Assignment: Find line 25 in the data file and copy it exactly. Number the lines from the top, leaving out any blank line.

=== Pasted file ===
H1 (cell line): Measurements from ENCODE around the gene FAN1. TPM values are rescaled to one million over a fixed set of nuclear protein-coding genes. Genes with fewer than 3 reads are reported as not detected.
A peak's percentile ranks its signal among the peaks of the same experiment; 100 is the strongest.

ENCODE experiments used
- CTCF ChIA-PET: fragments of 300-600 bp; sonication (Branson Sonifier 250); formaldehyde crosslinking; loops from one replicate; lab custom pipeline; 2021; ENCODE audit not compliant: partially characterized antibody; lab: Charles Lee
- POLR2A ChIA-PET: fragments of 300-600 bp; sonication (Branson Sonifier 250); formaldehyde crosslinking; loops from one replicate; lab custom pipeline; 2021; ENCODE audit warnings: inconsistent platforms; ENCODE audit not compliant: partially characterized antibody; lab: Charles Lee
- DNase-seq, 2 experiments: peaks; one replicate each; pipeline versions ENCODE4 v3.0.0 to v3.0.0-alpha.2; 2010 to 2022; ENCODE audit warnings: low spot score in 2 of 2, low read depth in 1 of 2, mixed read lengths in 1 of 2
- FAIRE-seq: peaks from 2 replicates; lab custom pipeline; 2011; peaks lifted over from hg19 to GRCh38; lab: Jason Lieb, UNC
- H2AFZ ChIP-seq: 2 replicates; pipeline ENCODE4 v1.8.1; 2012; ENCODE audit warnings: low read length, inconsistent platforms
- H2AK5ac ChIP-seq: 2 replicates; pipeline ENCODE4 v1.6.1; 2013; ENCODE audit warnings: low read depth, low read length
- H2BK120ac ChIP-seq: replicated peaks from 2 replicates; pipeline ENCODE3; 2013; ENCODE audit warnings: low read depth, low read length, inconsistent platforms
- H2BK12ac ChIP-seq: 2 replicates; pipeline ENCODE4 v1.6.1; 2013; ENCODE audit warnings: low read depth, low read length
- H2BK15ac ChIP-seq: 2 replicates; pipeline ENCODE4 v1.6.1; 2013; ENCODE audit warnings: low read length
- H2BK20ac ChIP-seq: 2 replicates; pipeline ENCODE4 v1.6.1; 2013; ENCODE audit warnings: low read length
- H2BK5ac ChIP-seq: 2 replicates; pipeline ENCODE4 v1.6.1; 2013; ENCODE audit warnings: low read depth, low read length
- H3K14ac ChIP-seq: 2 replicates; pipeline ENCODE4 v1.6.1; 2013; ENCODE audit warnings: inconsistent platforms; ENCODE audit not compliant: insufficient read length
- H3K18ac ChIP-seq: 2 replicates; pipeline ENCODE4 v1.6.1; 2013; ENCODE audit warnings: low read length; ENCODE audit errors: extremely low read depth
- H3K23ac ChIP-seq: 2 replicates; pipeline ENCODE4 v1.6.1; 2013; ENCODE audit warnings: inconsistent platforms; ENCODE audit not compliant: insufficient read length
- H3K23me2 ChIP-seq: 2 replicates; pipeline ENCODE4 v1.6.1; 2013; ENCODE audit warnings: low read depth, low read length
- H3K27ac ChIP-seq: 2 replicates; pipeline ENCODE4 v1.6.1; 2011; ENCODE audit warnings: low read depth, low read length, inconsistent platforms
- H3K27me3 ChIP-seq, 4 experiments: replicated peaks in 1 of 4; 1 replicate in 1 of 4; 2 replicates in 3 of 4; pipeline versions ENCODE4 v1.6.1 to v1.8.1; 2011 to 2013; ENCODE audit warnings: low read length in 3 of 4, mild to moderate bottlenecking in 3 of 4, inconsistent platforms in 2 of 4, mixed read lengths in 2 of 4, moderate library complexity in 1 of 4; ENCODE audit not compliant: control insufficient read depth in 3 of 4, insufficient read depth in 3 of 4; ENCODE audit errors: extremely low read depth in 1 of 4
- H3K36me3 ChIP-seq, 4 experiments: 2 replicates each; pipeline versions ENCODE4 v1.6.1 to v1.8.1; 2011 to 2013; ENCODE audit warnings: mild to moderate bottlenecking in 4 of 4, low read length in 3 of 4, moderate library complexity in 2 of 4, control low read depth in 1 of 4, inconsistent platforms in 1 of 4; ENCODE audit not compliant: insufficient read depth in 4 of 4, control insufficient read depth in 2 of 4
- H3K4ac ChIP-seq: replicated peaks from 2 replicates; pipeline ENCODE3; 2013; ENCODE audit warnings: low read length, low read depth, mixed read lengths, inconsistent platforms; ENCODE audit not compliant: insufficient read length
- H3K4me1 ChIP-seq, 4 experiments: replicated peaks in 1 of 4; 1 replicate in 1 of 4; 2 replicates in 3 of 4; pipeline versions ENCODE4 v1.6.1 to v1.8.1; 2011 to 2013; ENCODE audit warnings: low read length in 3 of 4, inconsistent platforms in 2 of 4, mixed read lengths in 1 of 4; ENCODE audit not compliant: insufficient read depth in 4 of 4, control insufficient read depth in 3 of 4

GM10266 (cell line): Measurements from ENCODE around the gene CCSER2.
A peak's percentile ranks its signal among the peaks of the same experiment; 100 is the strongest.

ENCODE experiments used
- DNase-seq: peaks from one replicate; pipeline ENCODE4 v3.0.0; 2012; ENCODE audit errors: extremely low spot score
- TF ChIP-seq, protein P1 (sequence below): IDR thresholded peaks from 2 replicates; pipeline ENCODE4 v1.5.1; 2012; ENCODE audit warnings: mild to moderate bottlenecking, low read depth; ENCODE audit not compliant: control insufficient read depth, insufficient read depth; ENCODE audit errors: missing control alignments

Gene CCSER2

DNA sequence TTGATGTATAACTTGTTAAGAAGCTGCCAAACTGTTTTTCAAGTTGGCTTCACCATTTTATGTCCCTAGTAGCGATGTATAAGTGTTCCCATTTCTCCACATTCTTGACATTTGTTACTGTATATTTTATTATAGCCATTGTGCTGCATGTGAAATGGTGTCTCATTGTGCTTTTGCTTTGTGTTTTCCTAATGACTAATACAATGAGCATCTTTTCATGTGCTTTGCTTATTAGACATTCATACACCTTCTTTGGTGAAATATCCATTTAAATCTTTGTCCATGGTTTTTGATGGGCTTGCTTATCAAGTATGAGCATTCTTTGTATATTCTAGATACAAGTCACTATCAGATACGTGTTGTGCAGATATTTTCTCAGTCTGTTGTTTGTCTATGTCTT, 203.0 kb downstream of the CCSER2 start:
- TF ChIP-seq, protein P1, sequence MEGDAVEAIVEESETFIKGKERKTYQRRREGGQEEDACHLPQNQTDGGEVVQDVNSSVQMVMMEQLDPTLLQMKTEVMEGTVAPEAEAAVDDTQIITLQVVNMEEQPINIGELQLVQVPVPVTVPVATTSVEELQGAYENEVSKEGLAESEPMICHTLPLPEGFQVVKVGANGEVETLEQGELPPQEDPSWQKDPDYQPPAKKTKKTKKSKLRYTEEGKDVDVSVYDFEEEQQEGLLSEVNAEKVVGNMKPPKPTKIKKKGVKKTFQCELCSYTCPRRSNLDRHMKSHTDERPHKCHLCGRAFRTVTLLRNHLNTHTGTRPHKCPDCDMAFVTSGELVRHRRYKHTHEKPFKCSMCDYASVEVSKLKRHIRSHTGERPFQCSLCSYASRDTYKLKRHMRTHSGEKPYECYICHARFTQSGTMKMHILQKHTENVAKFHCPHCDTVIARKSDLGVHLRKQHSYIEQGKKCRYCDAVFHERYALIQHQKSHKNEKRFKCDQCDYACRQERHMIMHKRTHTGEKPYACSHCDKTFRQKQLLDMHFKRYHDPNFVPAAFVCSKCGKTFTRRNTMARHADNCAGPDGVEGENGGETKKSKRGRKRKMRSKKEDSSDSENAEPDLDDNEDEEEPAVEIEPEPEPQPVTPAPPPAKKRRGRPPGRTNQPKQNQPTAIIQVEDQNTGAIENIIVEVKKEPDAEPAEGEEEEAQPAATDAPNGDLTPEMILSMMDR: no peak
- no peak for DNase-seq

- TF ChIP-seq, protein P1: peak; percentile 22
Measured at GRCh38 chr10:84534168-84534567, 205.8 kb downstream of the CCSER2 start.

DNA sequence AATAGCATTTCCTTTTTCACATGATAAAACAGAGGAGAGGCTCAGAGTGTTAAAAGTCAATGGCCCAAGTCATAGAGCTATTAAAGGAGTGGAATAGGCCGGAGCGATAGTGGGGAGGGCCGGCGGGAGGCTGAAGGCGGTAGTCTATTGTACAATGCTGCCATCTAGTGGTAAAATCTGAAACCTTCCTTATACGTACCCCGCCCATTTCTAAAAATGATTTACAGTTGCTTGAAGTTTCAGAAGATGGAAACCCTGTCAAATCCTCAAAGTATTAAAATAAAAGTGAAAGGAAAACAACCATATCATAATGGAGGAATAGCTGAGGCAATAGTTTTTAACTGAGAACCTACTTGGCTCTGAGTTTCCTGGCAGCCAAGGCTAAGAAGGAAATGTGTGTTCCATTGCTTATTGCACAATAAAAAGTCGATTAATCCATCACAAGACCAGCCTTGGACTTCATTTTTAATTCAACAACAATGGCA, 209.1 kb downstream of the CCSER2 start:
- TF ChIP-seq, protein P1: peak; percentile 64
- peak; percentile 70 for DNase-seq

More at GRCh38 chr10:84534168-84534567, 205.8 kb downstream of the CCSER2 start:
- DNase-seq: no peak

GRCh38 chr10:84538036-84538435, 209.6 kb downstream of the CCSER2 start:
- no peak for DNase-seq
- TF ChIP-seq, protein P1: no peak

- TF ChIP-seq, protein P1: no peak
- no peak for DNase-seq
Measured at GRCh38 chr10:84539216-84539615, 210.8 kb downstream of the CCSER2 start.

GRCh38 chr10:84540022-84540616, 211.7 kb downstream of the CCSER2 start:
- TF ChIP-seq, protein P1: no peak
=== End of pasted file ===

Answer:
A peak's percentile ranks its signal among the peaks of the same experiment; 100 is the strongest.